CLUELESS IN SEATTLE
As the WTO gears up for its biannual ministerial meeting this November in Seattle, American trade policy is adrift and under siege. From unions and corporations seeking protectionist favors to idealistic nongovernmental organizations (NGOs) battling for the environment, special interests are trying to sideline Washington and increase their own leverage within U.S. trade policy. Neuralgic American isolationism from both left and right continues to resist U.S. participation in the World Trade Organization, while traditional allies like Europe balk at what they see as America's unilateralist arrogance in settling disputes.
Washington must revive its traditional commitment to trade liberalization across the globe. Opening new markets and slashing trade barriers should remain its top priority. The United States should vigorously support the continued liberalization of agriculture and services that began in the 1992 Uruguay Round trade negotiations and press for further tariff-slashing in manufactured goods. It should also push the WTO to rein in antidumping laws and develop a coherent antitrust policy to tackle trade disputes.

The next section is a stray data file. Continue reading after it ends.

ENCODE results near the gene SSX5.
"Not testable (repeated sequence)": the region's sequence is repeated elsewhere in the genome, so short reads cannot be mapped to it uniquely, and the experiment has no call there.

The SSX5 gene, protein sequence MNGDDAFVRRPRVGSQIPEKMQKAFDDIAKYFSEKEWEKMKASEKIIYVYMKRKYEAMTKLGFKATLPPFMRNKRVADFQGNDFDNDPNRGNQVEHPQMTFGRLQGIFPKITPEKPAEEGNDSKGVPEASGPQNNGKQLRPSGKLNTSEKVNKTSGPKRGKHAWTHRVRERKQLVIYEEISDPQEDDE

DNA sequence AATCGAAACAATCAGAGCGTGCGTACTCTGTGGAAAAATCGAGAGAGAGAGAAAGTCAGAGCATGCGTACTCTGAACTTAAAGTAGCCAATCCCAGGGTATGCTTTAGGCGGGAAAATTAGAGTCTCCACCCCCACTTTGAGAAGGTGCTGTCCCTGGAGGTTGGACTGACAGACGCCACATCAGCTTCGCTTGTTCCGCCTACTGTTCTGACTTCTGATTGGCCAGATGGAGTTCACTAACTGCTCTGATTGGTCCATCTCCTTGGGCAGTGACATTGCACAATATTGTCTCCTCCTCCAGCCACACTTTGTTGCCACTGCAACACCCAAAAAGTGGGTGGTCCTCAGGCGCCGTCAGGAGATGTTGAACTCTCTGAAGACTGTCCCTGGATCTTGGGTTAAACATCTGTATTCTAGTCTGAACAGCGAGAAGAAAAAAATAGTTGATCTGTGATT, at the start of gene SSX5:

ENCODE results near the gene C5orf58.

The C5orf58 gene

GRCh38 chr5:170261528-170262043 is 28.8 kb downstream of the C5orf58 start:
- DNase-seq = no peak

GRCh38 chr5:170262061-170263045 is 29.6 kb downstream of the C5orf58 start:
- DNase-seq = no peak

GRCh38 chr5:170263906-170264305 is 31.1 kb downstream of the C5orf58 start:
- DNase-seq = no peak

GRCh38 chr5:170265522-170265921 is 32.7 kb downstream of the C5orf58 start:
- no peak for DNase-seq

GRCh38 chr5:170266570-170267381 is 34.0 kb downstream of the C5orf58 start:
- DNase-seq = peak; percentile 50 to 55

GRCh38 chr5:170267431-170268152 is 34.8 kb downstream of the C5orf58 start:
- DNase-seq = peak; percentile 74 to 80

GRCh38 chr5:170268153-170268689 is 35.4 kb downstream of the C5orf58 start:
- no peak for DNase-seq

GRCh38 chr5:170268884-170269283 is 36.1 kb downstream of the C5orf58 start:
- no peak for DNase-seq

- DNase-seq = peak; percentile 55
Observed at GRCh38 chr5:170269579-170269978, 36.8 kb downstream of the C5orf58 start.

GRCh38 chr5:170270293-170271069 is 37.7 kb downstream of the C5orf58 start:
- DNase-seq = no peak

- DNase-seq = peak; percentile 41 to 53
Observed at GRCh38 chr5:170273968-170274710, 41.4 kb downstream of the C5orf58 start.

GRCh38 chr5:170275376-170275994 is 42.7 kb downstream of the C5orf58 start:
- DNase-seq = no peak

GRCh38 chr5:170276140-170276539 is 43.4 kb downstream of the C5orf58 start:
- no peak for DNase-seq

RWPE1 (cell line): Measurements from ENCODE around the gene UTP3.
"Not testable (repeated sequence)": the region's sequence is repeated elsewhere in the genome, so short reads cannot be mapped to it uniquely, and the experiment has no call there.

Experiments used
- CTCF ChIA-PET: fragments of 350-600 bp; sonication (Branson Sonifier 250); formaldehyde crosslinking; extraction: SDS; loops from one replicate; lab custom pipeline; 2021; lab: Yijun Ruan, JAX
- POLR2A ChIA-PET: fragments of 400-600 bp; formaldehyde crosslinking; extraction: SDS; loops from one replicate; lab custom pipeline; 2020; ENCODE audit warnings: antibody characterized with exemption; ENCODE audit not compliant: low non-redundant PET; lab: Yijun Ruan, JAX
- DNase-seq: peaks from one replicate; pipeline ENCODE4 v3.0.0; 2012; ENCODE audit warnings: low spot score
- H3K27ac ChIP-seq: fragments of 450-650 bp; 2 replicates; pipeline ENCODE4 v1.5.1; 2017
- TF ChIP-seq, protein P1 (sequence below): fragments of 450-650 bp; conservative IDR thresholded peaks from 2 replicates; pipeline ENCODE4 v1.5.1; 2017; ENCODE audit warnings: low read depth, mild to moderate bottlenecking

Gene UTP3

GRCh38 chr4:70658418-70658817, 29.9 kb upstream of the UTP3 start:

Most important, the United States must remember that the advent of the WTO has radically changed today's trade environment. However well robust unilateral sanctions against protectionist nations may once have served American interests, the playing field has now become more level. Instead of using its economic muscle to pry open markets unilaterally, the United States now must work within multilateral institutions to advance liberal trade and rebuild trust among partners. Just as important, it must address the challenge posed by the new unilateralists in the American debate: the NGOs. Washington should adopt a multilateral strategy to accommodate the environmental and social issues encroaching on the trade debate without letting their interest-group patrons hijack the U.S. trade agenda. The best way to do this is by encouraging other international bodies to tackle the host of new issues and discourage the haphazard use of trade policy to promote these concerns. Only then can the WTO remain free to focus on liberalizing trade and settling
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